In conclusion serious adverse drug reactions such as SJS, TEN, and SJS-TEN overlap in children are caused by antibiotics, NSAIDs, and anticonvulsants. The mortality rate is higher in the TEN groups.

   References Top

1.Sharma VK, Dhar S. Clinical pattern of cutaneous drug eruption among children and adolescents in North India. Pediatr Dermatol 1995;12:178-83.   Back to cited text no. 1
2.Sharma VK, Sethuraman G, Kumar B. Cutaneous adverse drug reaction patterns to antimicrobial drugs in North India. J Assoc Physicians India 1998;46:1012-5.  Back to cited text no. 2
3.Impicciatore P, Choonara I, Clarkson A, Provasi D, Pandolfini C, Bonati M. Incidence of adverse drug reactions in paediatric in/out-patients: A systematic review and meta-analysis of prospective studies. Br J Clin Pharmacol 2001;52:77-83.   Back to cited text no. 3
4.Metry DW, Jung P, Levy ML. Use of intravenous immunoglobulin in children with Stevens-Johnson syndrome and Toxic Epidermal Necrolysis: Seven case and review of the literature. Pediatrics 2003;112:1430-6.  Back to cited text no. 4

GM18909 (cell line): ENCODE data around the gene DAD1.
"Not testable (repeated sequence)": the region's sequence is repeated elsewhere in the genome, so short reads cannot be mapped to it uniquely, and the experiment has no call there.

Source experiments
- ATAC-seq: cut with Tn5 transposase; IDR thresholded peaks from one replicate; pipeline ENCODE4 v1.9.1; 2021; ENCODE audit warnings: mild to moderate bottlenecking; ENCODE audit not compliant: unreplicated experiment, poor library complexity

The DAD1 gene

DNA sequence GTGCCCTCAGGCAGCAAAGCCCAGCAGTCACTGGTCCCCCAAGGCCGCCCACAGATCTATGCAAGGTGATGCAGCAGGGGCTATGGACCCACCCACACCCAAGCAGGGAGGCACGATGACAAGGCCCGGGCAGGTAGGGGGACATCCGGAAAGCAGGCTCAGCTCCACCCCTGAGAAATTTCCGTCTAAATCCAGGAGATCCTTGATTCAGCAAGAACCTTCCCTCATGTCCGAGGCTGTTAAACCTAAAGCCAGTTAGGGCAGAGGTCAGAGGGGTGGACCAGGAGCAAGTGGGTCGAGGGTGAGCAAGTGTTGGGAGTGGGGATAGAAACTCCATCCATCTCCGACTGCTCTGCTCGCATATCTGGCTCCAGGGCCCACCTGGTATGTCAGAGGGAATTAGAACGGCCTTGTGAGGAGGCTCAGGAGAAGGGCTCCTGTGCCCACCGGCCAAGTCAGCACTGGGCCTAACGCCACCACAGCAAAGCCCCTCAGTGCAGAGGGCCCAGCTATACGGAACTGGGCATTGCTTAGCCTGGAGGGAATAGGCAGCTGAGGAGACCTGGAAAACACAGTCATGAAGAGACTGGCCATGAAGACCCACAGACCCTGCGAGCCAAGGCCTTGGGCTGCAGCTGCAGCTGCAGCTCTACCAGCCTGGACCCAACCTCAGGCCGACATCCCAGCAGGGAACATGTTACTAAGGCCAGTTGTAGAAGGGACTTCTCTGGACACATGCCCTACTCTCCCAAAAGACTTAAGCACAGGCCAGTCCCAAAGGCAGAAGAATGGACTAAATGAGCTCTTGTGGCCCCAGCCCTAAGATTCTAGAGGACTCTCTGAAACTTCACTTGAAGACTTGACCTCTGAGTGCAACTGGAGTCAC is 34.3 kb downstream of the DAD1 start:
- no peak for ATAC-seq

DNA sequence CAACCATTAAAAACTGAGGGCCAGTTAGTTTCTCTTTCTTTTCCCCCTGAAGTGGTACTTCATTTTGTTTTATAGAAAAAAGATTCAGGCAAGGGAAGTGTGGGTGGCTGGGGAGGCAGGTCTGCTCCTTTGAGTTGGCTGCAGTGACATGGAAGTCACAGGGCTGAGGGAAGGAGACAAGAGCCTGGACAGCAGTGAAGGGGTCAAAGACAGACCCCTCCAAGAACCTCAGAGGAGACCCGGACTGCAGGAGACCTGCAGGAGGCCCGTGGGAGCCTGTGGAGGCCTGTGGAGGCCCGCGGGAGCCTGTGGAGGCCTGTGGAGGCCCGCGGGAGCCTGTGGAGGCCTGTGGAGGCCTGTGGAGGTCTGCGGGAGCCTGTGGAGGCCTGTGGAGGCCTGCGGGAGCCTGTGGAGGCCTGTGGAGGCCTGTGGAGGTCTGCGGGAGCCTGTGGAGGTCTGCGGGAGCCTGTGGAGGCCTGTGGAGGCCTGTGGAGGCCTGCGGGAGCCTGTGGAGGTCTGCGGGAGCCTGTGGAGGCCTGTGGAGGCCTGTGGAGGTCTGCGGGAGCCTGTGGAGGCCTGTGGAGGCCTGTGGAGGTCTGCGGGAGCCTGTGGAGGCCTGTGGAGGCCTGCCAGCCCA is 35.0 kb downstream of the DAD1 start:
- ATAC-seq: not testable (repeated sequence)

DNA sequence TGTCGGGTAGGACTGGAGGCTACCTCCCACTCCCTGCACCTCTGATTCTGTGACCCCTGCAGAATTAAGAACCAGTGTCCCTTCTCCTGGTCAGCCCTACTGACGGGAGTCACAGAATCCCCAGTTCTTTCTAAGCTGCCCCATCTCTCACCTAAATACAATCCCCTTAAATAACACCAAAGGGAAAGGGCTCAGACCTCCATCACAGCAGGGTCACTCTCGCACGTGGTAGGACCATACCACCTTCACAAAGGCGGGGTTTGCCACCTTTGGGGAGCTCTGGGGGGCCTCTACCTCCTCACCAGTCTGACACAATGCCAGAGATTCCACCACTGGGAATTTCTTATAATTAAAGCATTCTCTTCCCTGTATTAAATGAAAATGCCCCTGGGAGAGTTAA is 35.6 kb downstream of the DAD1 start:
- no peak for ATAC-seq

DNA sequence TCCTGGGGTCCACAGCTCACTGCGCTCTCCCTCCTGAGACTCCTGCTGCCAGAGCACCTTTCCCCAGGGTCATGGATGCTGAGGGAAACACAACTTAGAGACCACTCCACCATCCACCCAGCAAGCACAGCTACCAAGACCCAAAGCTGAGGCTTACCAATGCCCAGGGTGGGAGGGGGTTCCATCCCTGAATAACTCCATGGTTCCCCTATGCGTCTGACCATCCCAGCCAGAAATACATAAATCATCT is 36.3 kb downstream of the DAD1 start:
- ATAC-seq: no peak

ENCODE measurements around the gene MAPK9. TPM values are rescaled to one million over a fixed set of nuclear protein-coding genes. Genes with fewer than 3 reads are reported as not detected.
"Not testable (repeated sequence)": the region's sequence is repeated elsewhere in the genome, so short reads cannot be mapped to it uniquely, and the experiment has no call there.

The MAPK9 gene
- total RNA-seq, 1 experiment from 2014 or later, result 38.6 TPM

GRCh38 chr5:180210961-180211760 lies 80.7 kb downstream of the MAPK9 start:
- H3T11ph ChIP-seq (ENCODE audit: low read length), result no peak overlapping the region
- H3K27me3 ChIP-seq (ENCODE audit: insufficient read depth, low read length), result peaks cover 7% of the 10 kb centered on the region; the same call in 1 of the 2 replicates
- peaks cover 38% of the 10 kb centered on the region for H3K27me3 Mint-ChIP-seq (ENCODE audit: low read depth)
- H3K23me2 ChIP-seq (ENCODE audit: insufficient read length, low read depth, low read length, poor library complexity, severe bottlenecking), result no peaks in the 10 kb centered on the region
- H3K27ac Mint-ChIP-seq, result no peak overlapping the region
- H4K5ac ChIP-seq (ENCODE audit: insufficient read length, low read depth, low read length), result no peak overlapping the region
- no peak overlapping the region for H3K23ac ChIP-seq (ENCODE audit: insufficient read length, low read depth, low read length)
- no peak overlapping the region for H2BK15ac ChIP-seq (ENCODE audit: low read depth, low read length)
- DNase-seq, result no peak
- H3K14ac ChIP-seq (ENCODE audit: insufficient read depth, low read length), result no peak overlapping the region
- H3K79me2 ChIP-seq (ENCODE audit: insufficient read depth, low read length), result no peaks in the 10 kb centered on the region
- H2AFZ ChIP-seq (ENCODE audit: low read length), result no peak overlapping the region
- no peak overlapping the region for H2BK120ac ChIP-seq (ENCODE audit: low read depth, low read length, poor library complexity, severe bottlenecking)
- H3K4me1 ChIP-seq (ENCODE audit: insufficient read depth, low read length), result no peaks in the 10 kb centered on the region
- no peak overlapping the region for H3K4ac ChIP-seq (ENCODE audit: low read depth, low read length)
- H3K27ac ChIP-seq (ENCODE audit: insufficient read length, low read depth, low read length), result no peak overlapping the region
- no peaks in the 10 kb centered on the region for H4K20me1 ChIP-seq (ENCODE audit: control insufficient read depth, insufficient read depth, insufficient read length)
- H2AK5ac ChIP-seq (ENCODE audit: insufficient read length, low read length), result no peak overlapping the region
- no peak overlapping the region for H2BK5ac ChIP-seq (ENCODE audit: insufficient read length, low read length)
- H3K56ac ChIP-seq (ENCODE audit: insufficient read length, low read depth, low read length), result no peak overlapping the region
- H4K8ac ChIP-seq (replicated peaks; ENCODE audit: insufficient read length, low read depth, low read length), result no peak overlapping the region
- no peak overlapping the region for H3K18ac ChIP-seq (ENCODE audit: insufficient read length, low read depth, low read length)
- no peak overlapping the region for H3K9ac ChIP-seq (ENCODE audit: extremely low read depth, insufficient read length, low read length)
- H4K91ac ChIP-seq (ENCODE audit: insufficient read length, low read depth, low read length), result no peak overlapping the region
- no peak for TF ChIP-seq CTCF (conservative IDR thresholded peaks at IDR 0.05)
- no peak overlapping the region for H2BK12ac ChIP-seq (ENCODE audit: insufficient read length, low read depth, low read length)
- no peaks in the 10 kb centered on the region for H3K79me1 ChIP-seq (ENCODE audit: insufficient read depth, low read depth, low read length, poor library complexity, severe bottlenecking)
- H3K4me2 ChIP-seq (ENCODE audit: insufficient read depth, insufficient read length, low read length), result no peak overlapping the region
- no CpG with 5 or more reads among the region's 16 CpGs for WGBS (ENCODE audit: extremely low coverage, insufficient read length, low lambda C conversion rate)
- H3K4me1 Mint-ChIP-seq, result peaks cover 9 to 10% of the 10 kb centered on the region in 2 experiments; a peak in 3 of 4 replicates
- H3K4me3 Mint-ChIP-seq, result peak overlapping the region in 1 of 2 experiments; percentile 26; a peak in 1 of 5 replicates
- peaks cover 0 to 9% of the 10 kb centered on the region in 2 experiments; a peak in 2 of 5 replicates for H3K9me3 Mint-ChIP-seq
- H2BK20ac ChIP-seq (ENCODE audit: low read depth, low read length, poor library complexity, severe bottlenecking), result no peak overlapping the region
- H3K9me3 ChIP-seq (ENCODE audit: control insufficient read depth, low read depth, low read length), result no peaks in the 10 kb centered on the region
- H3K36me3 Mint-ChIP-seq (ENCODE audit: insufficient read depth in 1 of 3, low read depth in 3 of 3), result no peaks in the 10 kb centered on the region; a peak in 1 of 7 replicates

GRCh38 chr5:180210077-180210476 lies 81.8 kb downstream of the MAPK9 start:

5.Bastuji-Garin S, Rzany B, Stern RS, Shear NH, Naldi L, Roujeau JC. Clinical classification of cases of toxic epidermal necrolysis: Stevens-Johnson syndrome, and erythema multiforme. Arch Dermatol 1993;129:92-6.  Back to cited text no. 5
6.Levi N, Bastuji-Garin S, Mockenhaupt M, Roujeau JC, Flahault A, Kelly JP, et al. Medications as risk factors of Stevens-Johnson syndrome and Toxic Epidermal Necrolysis in children: A pooled analysis. Pediatrics 2009;123:e297-304.  Back to cited text no. 6
7.Koh MJA, Tay YK. Stevens-Johnson syndrome and Toxic Epidermal Necrolysis in Asian children. J Am Acad Dermatol 2010;62:54-60.  Back to cited text no. 7
8.Forman R, Koren G, Shear NH. Erythema multiforme, Stevens-Johnson Syndrome and Toxic Epidermal Necrolysis in children. Drug Safety 2002;25:965-72.   Back to cited text no. 8
9.Lam NS, Yang YH, Wang LC, Lin YT, Chiang BL. Clinical characteristics of childhood erythema multiforme, Stevens-Johnson syndrome and Toxic Epidermal Necrolysis in Taiwanese children. J Microbial Immunol Infect 2004;37:366-70.  Back to cited text no. 9
10.Tristani-Firouzi P, Petersen MJ, Saffle JR, Morris SE, Zone JJ. Treatment of Toxic Epidermal Necrolysis with intravenous immunoglobulin in children. J Am Acad Dermatol 2002;47:548-52.  Back to cited text no. 10


  [Table 1]